Power supplies are normally designed for continuous operation at the full current specified in the data sheet. Current limiting is normally built into the design to prevent overload current from increasing beyond about 110% of the rated maximum value of output current. Overload trip out can usually be specified to disable the power supply when the normal output current is exceeded Current regulation is available on most high power racks and modules. This allows the output current to be controlled by a front panel potentiometer or from a remote source, and provides automatic crossover to voltage regulation when the load current is lower than the programmed value.

Ripple may be defined as those portions of the output voltage that are harmonically related to both the input line voltage and the internally generated oscillator frequency. In high frequency switching designs it is the combined result of two frequencies, namely, the line frequency- related components and the switching frequency related components. Total ripple is specified either as the rms, or the peak-to-peak value of the combined line frequency and oscillator frequency components, and is normally expressed as a percentage of the maximum output voltage.

to peak in photomultiplier, nuclear instrumentation and TWT applications) to several percent when the output can be integrated over time, such as in precipitators and E-beam welding.

The high frequency ripple may generally be reduced by adding capacitance across the output. On the other hand, when there is a fast response time requirement, the value of output capacitance may have to be reduced. In critical cases, the trade off between slew rate and ripple should be worked out between the customer and the manufacturer of the power supply.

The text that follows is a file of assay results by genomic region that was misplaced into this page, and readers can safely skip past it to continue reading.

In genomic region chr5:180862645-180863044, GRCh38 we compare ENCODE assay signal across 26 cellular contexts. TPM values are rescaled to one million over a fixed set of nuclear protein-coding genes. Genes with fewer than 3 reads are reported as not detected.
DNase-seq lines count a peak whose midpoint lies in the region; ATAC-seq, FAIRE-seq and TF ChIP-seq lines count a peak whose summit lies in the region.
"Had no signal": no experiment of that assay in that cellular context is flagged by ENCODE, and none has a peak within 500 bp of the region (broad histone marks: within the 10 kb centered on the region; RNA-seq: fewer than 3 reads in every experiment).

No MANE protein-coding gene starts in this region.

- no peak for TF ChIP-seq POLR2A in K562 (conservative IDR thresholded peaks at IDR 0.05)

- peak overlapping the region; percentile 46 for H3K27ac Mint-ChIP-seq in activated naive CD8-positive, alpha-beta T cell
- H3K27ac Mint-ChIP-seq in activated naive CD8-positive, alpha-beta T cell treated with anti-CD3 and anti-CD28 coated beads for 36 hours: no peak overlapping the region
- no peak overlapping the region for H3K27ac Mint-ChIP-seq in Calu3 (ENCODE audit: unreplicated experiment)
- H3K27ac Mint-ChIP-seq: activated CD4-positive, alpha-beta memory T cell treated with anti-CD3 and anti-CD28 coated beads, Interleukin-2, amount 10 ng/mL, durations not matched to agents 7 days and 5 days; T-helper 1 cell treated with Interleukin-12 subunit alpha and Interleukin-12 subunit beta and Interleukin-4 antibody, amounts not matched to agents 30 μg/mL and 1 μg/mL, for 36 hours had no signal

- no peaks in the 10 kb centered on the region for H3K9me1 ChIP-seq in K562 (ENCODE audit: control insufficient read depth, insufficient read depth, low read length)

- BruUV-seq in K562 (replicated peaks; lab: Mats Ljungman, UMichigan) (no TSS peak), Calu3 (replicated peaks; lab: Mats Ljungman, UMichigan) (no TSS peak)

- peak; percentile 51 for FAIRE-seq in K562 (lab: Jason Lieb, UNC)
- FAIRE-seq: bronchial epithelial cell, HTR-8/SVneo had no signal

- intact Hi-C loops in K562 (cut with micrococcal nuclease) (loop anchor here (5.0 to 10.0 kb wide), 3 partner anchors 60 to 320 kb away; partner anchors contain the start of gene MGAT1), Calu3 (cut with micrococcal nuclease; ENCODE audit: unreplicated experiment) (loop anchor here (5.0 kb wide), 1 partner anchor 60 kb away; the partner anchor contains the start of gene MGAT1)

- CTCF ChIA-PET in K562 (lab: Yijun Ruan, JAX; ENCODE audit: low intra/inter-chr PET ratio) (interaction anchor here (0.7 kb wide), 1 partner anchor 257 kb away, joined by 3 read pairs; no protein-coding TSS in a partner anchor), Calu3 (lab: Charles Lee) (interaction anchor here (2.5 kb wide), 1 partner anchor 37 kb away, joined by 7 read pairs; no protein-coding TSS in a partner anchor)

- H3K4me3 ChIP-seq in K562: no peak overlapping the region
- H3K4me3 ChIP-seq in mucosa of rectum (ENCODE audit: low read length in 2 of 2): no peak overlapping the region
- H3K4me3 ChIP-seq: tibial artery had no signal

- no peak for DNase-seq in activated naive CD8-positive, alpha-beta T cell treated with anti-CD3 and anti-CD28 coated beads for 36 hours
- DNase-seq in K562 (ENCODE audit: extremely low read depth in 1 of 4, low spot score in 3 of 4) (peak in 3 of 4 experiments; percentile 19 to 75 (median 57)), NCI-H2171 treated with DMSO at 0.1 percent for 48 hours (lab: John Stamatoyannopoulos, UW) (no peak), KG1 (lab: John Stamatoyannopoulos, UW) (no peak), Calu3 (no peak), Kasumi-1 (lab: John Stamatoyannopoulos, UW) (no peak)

V. Line frequency ripple:
When operating from an ac input source, line frequency ripple can represent a significant part of the total peak to peak ripple. Typically, the power supply is designed to have equal amounts of high frequency and line frequency ripple when operating at full output power. It should be noted that, in most designs, the magnitude of the line frequency ripple is attenuated and controlled by feedback in the regulation circuits, which normally have bandwidths to include the line ripple frequency.

VI. Switching frequency ripple:

In regulated supplies operating from a dc input, line frequency ripple does not exist, and the ripple frequency is simply related to the switching or oscillator frequency of the supply. To reduce switching frequency output ripple, additional filtering components, or sometimes electronic ripple canceling circuits, may be used. When filtering components, such as shunt capacitors or series resistors or inductors, are added to reduce the ripple, they introduce a delay in the control loop circuits which adversely affects the response time of the supply to changes in input or output conditions. The values of the components which control the phase of the signal in the feedback loop are then changed at the factory to maintain stable operation.